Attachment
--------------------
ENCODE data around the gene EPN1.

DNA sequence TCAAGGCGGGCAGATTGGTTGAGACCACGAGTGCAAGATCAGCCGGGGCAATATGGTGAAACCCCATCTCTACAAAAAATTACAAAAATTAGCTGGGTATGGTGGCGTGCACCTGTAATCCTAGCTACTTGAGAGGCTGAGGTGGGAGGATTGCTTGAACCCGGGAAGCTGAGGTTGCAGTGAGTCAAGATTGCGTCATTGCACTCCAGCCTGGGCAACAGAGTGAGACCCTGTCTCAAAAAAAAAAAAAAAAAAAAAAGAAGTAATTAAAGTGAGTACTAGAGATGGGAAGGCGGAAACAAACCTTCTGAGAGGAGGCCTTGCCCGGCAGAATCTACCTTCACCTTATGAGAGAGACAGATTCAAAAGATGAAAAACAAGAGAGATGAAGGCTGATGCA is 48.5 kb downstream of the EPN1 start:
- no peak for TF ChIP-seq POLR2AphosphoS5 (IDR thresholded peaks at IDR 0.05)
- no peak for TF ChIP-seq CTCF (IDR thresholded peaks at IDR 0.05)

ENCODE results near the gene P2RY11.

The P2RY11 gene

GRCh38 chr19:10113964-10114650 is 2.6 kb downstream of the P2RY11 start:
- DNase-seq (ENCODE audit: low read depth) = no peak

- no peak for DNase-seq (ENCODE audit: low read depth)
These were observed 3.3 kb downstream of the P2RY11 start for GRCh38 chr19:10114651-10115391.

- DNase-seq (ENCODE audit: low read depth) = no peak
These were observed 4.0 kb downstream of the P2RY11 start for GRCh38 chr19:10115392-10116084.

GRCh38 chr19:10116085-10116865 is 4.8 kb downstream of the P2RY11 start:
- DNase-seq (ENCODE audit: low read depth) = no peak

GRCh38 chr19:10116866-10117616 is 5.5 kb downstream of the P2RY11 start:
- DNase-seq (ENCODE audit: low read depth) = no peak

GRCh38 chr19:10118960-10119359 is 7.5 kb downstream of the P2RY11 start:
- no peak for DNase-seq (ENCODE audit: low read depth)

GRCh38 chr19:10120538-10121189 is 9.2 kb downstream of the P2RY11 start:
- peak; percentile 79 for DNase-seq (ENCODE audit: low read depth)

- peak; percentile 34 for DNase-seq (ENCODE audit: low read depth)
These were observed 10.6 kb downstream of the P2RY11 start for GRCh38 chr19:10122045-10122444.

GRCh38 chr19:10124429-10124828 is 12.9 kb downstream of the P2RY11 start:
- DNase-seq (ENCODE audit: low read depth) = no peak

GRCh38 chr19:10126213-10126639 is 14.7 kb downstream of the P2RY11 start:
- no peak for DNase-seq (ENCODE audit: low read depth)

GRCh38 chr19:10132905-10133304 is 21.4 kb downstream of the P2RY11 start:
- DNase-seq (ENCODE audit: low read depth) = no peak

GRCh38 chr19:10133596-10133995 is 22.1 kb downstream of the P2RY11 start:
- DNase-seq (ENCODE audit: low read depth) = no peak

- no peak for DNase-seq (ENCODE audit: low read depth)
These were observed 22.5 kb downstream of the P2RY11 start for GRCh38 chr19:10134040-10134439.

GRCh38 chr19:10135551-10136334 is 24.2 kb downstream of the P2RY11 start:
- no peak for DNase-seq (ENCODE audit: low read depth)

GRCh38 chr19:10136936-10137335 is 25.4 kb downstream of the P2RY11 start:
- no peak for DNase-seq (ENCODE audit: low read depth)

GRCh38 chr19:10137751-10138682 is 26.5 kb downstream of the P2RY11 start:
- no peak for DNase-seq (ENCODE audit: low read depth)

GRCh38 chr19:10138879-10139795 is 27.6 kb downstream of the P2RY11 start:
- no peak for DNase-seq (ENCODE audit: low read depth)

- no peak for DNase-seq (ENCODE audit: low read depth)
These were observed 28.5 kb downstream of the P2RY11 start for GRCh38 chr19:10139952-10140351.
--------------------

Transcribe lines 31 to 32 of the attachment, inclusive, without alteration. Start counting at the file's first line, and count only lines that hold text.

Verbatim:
- no peak for DNase-seq (ENCODE audit: low read depth)
These were observed 22.5 kb downstream of the P2RY11 start for GRCh38 chr19:10134040-10134439.